Let $f(n) = \theta n^d + a_{d-1} n^{d-1} + \cdots a_1 n + a_0$ be a polynomial with real coefficients, and $\theta$ irrational. Let $S_N = \sum_{n=1}^N e^{2 \pi i f(n)}$. Weyl's Equidistribution theorem for polynomials is equivalent to the claim that $S_N/N \to 0$ as $N \to \infty$. You can read a nice proof of this theorem on Terry Tao's blog (see Corollary's 5 and 6). I had thought that Weyl's Inequality was supposed to be a more precise version of this bound. However, I can't actually figure out how to get Weyl's Inequality to imply the required claim!

Specifically, let $p/q$ be a rational number in lowest terms with $|\theta - p/q| \leq 1/q^2$. Weyl's Inequality is the bound:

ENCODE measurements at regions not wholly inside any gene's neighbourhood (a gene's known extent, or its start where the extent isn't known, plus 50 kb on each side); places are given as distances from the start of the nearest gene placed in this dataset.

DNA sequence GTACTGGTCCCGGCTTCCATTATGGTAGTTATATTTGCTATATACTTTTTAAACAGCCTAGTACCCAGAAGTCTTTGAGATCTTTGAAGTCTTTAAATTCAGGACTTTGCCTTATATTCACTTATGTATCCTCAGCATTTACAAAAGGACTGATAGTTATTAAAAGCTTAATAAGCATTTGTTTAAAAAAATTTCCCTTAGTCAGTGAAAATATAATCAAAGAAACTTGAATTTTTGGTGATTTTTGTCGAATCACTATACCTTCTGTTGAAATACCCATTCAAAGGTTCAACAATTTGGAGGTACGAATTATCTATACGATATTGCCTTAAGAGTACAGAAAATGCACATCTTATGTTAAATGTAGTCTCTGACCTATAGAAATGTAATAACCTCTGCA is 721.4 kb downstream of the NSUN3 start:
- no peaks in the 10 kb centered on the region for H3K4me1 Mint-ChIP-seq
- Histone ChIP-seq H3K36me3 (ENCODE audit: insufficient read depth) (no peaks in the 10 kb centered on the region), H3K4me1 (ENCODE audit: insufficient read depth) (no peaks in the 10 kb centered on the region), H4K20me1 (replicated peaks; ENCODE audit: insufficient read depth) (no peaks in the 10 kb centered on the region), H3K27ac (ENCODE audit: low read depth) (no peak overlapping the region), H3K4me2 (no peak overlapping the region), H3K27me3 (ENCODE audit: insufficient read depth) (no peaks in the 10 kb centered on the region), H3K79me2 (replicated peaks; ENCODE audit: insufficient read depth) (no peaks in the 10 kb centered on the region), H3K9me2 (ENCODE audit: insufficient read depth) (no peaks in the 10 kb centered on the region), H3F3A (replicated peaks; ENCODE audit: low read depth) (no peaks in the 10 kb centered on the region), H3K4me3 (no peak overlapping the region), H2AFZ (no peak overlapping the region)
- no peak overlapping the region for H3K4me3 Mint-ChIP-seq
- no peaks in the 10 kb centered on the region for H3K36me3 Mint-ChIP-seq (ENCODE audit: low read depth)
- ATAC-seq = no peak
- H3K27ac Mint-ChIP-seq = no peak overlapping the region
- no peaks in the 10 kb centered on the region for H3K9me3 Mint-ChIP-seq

$$S_N/N \leq 100 \left( \log N \right)^{d/2^d} \left( \frac{1}{q} + \frac{1}{N} + \frac{q}{N^d} \right)^{1/(2^d-1)}$$

Here are I am quoting from Timothy Gowers' notes. (**UPDATE:** George Lowther, below, suggests that Gowers may have a typo.) Wikipedia has a softer version, with more freedom in choosing parameters; I think my question applies to both versions.

Now, suppose that the convergents $p_i/q_i$ of $\theta$ grow so fast that $q_{i+1} > e^{(d+1) q_i}$. And take $N \approx e^{q_i}$. I get that, for any choice of $q$ with $|\theta - p/q| < 1/q^2$, either $1/q > 1/\log N$ or $q/N^d > 1$. This gives infinitely many $N$'s for which the right hand bound is useless (greater than $1$). So it seems that Weyl's inequality does not prove $S_N/N \to 0$.

Am I missing something?

The motivation for this question was my attempt to answer this question over at math.SE. So any useful comments you have on that question would be appreciated as well.